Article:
I think Category:Illustrations files needing categories as of 2018 and Category:Illustrations files needing categories as of 2019, two of his/her three recent categories, may not be very useful either. Illustrations is a very broad term, so it would include media of very different characteristics, which defeats the purpose of an interim. I would rather expect someone moving files straight to Maps of XX, Diagrams of XX, etc. In contrast, Category:Logos needing categories as of 2015 is specific and better.

@Tris T7: I have some suggestions:

  1. All interim categories should be marked with {{hidden category}}.
  2. When you move stuff to interim cats using cat-a-lot, you should switch off removing {{uncat}}.

Others, please help empty Category:JPEG files needing categories as of 2018 and Category:JPEG files needing categories as of 2017.--Roy17 (talk) 15:45, 18 May 2019 (UTC)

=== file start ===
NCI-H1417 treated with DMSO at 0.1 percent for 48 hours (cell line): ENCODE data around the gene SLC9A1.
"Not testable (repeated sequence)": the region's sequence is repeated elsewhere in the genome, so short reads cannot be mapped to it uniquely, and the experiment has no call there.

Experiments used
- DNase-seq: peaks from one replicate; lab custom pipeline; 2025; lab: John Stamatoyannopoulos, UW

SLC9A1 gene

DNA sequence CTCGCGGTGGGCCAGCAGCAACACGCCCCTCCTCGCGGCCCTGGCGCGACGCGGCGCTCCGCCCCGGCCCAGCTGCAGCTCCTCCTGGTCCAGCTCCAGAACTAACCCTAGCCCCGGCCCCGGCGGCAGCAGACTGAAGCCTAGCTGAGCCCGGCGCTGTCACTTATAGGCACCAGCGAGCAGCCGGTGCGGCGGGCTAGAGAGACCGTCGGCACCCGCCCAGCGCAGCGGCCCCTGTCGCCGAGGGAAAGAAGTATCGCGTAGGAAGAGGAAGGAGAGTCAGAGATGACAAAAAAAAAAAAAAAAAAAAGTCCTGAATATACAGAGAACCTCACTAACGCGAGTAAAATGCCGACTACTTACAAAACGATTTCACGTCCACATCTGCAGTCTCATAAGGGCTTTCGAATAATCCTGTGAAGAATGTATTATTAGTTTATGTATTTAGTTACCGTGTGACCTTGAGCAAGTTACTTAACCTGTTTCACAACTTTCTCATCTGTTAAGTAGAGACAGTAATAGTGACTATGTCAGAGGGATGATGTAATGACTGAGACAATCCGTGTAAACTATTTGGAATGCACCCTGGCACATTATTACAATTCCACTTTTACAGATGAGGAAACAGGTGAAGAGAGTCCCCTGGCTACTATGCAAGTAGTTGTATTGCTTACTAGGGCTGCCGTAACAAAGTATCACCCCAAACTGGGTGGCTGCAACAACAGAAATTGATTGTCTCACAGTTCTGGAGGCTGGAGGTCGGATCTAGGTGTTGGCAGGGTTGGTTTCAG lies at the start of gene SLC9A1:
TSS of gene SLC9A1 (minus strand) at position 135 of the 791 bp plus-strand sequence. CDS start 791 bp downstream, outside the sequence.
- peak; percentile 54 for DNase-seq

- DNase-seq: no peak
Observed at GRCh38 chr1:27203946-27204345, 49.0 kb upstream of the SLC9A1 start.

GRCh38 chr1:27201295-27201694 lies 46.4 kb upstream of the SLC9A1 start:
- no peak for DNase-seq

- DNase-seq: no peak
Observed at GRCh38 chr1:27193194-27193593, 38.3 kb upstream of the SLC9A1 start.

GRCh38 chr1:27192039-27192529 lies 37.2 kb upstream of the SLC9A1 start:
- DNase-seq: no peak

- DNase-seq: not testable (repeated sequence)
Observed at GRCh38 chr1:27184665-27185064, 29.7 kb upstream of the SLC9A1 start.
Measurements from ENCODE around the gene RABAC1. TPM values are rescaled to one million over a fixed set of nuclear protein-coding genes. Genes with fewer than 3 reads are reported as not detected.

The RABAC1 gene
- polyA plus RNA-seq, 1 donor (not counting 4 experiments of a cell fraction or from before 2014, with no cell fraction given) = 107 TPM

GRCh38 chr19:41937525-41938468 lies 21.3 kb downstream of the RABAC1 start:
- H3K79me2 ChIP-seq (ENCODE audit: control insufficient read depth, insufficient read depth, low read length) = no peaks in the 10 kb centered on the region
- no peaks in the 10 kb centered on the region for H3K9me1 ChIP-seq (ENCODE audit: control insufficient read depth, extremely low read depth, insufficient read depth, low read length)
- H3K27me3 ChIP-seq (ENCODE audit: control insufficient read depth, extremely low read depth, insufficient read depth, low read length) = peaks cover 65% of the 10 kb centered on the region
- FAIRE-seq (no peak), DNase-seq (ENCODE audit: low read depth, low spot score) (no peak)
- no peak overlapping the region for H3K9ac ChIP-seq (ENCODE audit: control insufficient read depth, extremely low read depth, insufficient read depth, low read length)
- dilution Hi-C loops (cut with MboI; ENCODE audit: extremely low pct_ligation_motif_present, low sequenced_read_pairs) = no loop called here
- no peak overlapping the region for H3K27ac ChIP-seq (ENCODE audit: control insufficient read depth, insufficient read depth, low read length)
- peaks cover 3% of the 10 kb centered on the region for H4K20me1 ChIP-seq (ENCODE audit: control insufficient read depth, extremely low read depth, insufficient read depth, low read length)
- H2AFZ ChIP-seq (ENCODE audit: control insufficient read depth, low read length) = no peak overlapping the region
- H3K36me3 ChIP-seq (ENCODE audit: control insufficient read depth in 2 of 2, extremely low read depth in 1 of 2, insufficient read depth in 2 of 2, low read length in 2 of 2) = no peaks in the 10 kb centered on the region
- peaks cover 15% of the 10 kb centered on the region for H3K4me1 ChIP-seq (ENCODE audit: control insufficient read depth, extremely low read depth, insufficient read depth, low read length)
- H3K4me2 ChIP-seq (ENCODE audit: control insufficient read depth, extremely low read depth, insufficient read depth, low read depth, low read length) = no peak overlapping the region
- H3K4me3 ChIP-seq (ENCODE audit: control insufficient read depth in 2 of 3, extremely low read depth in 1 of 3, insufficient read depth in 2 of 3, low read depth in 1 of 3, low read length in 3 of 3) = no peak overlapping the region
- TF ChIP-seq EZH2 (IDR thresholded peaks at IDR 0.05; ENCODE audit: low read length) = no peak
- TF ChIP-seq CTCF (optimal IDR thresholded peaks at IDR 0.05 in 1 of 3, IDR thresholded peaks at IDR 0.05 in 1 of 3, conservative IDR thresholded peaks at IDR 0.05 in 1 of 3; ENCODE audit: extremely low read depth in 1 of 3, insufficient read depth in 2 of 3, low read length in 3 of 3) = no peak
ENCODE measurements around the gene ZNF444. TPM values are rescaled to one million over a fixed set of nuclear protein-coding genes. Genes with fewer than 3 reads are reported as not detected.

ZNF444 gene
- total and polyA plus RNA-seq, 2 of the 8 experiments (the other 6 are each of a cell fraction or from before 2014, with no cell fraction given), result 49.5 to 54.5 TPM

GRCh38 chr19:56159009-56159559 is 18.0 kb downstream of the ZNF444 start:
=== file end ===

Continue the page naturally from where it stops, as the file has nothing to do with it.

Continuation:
off-topic discussion on edit counts
I pretty much agree. However you fail to see the point. The perpetrator is interested in amassing a gigantic edit score, so called maintenance is the only way of amassing stupendous scores. -Broichmore (talk) 21:20, 18 May 2019 (UTC)
WTF is an "edit score"? Sheer number of edits? Who cares? And what is the gain (to anyone) in amassing edits? - Jmabel ! talk 01:20, 19 May 2019 (UTC)
@Jmabel: Please see en:WP:HIGHSCORE.   — Jeff G. please ping or talk to me 01:51, 19 May 2019 (UTC)
Geez. I'll admit to having a count of "top uploads" on my Commons user page, so I guess someone could say I resemble that in (exactly) one respect, but actual images on Commons is a very different thing than edits. I have no idea how many edits I've made. Looked it up once (years ago) when dealing with someone who (ridiculously) tried to suggest I wasn't a significant contributor to en-wiki, but that's about it. - Jmabel ! talk 05:27, 19 May 2019 (UTC)
@Jmabel: You have 238,167 live edits on Commons, 86,160 on enwiki, and 331,735 globally.   — Jeff G. please ping or talk to me 05:39, 19 May 2019 (UTC)